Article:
On 24 April 2010 the second round of fights continue in the Super 6 Super Middleweight tournament, with a Battle-of-Europe style clash between WBC champion Carl Froch and challenger Mikkel Kessler. On the line will be Froch’s title and of course more points: Froch currently has 2 while Kessler is on zero. Froch is coming off a successful defence against the previously undefeated Andre Dirrell in a fight that was very boring to watch, while Kessler was schooled by another undefeated American in Andre Ward.
Froch scraped through against the negative Andre Dirrell, in what was a fight devoid of action and punches landed. But the judges viewed and awarded his more aggressive style (I saw it the same), and pray there is never a rematch.
Kessler, who came into the tournament as favourite, was surprisingly easily beaten by Andre Ward. Granted, Kessler had cause to complain about the head butts, he was on the end of, but they weren’t the reason he was defeated – his timing and even ambition seemed lost while Ward looked brilliant in getting his fast shots off. Some say fighting away from home affected the Dane but he’s done that before and looked good. (Against Joe Calzaghe in Wales and Anthony Mundine in Australia)
This time Mikkel has home advantage and while his opponent has been happy to travel to Denmark, despite being the WBC champion, there has been some disagreement over the venue, or rather the location. Carl Froch and his camp quite rightly wanted the fight in the Danish Capital Copenhagen, which is pretty straightforward for his travelling British supporters to get to, while the Kessler camp wanted the fight in the more remote city of Herning. The Kessler camp got their way. It is to Carl Froch’s credit that, once again, he is in a title fight in his opponents ‘backyard’ and the old adage “Have gloves will travel” seems apt.
Boxing often throws up intangibles before a fight and this match-up is no different. Many questions still remain to be answered:- In the case of the challenger Mikkel Kessler (42-2, 32 KO) we will be tuning in, via Showtime (US) or PrimeTimeTV (Uk) , to see if his last fight was just a ‘bad day at the office’ or the sign that his powers are on the wane. He certainly looked out of sorts against Andre Ward and since the defeat to Joe Calzaghe in 2007 his career has stalled somewhat with promotional wrangles.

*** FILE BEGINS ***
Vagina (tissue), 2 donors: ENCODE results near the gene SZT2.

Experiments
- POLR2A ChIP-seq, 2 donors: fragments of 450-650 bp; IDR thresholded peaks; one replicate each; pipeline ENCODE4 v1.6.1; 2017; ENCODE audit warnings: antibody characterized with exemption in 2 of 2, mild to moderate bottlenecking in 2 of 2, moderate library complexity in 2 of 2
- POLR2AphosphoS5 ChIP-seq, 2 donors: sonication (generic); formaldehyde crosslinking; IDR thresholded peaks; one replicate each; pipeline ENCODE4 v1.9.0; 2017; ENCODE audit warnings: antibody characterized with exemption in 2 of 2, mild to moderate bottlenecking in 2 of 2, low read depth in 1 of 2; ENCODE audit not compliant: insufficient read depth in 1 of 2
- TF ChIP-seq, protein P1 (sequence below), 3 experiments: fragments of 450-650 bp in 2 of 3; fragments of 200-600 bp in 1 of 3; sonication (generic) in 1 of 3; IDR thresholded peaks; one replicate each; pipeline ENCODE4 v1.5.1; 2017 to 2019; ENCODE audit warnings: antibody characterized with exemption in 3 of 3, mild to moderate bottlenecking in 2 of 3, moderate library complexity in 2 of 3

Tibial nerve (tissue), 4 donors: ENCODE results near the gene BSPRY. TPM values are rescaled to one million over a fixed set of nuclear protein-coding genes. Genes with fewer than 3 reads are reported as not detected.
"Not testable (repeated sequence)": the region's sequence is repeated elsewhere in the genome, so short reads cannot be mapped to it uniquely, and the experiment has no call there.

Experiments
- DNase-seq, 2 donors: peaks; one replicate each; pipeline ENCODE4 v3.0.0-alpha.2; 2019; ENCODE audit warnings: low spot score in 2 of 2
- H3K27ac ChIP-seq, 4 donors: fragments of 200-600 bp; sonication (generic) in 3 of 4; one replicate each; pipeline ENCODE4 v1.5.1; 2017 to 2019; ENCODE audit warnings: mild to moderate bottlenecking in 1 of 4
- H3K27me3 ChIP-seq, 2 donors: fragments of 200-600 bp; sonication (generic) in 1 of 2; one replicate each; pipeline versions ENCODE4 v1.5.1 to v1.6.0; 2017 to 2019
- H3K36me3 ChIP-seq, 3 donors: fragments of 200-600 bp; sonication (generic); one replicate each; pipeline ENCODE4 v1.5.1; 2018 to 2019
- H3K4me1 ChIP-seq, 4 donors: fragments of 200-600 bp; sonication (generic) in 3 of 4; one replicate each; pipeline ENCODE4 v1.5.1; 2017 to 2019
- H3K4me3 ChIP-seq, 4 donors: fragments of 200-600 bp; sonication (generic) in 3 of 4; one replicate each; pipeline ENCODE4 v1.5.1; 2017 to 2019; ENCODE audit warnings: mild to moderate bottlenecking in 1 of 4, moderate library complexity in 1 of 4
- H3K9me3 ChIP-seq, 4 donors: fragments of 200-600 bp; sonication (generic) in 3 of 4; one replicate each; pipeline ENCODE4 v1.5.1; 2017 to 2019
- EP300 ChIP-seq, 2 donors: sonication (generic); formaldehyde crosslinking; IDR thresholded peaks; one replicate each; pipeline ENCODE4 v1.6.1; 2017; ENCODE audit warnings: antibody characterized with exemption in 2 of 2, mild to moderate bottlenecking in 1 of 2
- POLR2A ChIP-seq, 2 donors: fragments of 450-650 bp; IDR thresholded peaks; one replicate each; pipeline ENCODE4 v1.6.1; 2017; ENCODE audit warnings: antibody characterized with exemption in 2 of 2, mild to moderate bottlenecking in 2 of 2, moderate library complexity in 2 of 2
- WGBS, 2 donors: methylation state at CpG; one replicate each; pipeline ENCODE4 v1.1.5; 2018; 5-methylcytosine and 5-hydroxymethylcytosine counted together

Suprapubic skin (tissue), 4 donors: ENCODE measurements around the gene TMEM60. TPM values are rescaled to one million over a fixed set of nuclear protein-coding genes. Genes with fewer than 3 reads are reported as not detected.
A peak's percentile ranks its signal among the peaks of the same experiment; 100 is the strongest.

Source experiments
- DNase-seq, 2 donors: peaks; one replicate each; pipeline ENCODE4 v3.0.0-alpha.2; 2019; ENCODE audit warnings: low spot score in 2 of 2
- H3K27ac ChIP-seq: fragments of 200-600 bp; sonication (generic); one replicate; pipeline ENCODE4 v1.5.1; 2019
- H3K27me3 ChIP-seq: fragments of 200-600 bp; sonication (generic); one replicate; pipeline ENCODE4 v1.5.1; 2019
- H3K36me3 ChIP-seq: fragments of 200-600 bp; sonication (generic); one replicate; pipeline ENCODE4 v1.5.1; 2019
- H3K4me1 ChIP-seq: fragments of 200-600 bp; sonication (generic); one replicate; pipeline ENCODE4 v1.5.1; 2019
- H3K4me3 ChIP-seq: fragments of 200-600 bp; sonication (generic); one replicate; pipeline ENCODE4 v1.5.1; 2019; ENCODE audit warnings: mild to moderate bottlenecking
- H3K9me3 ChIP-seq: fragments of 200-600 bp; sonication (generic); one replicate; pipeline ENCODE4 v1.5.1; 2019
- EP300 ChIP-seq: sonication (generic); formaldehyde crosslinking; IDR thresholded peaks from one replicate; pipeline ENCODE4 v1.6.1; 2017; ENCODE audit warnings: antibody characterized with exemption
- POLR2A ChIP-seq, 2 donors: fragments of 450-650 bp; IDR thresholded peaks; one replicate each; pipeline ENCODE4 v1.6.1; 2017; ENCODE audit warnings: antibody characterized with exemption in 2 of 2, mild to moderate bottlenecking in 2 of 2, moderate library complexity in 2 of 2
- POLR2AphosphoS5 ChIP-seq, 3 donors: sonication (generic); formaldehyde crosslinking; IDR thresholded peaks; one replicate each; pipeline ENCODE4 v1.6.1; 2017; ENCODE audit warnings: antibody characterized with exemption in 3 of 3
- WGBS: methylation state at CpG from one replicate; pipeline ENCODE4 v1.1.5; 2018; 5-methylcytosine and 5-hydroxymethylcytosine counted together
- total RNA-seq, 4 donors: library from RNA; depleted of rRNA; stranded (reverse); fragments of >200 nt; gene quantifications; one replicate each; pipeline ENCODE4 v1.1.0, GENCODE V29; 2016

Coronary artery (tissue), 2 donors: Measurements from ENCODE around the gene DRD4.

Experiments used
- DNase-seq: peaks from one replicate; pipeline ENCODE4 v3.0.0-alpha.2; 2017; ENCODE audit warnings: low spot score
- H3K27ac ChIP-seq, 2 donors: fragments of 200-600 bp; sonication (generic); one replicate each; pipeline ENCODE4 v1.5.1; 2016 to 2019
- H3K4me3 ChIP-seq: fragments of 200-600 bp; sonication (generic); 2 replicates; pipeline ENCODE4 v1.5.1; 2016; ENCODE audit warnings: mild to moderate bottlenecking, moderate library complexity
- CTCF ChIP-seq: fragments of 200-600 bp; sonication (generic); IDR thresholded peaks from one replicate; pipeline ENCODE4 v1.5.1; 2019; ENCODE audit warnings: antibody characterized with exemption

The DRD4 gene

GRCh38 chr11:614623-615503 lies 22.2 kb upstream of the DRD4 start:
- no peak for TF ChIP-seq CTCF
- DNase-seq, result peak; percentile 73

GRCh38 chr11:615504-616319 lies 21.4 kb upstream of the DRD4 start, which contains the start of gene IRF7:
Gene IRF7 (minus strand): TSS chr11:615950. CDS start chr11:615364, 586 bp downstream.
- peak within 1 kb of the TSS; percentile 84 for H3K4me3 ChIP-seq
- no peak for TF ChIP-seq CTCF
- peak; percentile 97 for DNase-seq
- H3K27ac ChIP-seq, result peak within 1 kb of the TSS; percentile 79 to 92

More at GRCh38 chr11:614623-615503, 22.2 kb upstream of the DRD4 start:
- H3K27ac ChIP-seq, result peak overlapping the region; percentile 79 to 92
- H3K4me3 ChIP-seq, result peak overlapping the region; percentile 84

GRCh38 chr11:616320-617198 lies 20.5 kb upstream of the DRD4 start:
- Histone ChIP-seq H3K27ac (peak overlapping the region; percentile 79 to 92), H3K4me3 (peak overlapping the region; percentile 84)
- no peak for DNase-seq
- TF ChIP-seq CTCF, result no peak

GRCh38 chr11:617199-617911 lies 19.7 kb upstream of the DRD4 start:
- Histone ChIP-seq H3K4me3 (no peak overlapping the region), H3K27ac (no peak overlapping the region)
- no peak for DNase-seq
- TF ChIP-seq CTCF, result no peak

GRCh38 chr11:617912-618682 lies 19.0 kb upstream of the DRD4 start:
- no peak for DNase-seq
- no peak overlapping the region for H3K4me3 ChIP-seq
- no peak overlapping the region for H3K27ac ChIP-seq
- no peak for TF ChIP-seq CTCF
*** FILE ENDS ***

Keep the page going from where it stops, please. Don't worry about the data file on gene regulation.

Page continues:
In Carl Froch (26-0, 20 KO) we have to wonder whether he has the skills to compete with a ’Peak’ Kessler after he looked devoid of answers against the quicker Andre Dirrell, indeed he seemed incapable of cutting off the ring and even when he did get close to his elusive opponent, he failed to land anything significant for the most part. The main slight against the undefeated Englishman, is that his defence is poor and the evidence of the Pascal, Taylor and Dirrell fights is there for all to see. It’s fortunate for him that he has such a solid chin to be able to get away with his defensive frailties. Neither fighter is the quickest of foot though both posses sound technical ability, if abit rigid at times. Power wise I think they are pretty evenly matched and both have solid chins.
If we were talking about a match-up of the Kessler from two years ago and Carl Froch of today then I would pick the Dane to win on points, but after Kessler’s last few performances I don’t think that fighter exists anymore. While it will still take a lot to KO him, I can see Carl just edging a close but deserved points decision in Herning. I think it will be a tense opening few rounds that will ignite with ‘fireworks’ at points in the bout. If Kessler can stay composed and just use his boxing skills, then he can win the rounds but I don’t think his body will do the things his mind wants to. For Carl Froch the victory will mean a place in the semi-finals (regardless of the result in the final bout) of the tournament, and another decent name on the resume after Jean Pascal, Jermain Taylor and Andre Dirrell.
Carl Froch doesn’t do things the easy way but this time his timing couldn’t be better.
Verdict: Carl Froch WUD12th